THE FASHION
SUPPLY CHAIN

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SUPPLY CHAIN MANAGEMENT


The science of supply chain management has shown that logistics and the warehouse are a key element in the chain.

The whole supply chain from product development to retail allocation has to operate seamlessly. It also has to operate to a budget cost.

 

THE SUPPLY CHAIN

The fashion supply chain is a very complicated animal 

Up until the last decade, it was mostly in the form of a straight line flow. Today's supply chain is more wiggly and convoluted. Global retailing means that it is no longer cost effective to operate the straight line.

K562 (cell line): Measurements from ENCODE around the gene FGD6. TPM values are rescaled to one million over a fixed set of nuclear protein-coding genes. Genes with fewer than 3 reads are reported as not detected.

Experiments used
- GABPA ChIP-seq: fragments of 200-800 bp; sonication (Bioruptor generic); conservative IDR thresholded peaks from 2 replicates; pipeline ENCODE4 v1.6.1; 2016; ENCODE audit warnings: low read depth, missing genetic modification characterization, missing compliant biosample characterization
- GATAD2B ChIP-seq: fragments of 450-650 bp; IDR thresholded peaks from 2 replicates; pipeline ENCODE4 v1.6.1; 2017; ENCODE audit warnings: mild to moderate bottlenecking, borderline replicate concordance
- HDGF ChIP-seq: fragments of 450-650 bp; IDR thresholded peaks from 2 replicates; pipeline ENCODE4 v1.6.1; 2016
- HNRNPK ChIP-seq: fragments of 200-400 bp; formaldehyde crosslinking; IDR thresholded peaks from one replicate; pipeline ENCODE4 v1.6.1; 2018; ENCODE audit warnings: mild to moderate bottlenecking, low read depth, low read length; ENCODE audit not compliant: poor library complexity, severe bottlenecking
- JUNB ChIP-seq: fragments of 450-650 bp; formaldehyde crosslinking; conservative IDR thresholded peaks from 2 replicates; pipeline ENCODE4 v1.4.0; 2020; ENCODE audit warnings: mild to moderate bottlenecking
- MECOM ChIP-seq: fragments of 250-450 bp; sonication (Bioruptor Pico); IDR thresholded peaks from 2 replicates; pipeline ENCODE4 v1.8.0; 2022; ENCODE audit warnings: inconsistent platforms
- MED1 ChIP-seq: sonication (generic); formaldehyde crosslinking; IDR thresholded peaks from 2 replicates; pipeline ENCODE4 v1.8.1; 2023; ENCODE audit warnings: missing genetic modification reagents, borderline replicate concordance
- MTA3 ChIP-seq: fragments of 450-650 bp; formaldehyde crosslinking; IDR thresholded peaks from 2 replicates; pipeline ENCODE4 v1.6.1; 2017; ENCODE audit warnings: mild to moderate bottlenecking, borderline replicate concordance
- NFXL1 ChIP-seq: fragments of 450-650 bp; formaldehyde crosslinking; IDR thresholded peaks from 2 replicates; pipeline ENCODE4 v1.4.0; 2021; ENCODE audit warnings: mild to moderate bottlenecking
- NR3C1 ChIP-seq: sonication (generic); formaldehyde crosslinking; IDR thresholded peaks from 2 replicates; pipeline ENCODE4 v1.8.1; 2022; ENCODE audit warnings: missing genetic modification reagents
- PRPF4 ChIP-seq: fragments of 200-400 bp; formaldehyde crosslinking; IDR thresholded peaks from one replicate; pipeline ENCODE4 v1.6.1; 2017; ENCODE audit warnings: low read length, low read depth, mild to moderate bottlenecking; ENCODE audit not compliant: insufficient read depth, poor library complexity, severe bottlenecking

Sending merchandise around the world in order to be retailed back where the garments were manufactured is not common sense, but to resolve these issues requires careful analysis of

 

• What is going on

• How it is going on

• Why it is going on

 

With more than 25 years of management consulting experience and an enviable stable of blue chip retail and brand clients, Malcolm is able to relate immediately to management concerns on profitablity & competitiveness, business strategy and supply chain management


THE SUPPLY CHAIN, PRODUCER TO CONSUMER

 

 

 

Speak to Malcolm about profitability and competitiveness of your company, your latest business direction and strategy review or any supply chain management issues you may encounter




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SUPPLY CHAIN MANAGEMENT

explained

Its Evolution